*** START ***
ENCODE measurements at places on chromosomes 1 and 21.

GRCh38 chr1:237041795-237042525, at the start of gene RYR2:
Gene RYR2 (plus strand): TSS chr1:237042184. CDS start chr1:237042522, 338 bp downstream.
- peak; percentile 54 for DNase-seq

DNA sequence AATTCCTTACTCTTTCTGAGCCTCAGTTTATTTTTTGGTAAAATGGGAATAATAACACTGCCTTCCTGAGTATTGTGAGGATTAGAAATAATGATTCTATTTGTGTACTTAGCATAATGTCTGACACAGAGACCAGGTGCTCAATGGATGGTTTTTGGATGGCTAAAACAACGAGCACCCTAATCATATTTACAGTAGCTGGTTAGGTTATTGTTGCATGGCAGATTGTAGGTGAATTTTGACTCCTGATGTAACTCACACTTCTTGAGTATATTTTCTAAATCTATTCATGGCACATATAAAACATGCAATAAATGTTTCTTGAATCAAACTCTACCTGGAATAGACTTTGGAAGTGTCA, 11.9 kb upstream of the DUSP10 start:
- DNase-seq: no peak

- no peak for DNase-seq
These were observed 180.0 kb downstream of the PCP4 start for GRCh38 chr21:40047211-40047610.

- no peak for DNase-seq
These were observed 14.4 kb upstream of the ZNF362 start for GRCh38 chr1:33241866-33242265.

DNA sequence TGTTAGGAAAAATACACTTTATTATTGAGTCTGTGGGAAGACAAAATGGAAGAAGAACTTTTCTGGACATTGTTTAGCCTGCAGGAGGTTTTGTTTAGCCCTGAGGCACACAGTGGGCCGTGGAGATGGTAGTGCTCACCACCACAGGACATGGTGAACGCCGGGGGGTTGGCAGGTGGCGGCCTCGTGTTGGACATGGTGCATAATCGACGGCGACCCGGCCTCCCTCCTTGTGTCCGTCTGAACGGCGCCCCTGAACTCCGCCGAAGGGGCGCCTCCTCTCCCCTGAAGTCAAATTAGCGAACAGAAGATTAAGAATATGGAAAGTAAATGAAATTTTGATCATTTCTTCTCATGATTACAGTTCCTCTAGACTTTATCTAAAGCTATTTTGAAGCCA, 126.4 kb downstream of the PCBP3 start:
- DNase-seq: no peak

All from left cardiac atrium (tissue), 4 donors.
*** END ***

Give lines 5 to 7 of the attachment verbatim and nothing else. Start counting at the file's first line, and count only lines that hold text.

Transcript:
DNA sequence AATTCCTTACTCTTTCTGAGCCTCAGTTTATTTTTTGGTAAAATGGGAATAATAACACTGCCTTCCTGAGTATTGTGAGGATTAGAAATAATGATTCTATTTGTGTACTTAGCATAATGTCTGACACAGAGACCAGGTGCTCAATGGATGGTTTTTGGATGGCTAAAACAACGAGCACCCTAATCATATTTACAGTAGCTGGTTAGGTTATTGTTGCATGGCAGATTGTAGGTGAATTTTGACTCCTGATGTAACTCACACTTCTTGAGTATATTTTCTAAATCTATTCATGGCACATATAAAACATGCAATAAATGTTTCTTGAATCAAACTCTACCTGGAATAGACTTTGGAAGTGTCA, 11.9 kb upstream of the DUSP10 start:
- DNase-seq: no peak

- no peak for DNase-seq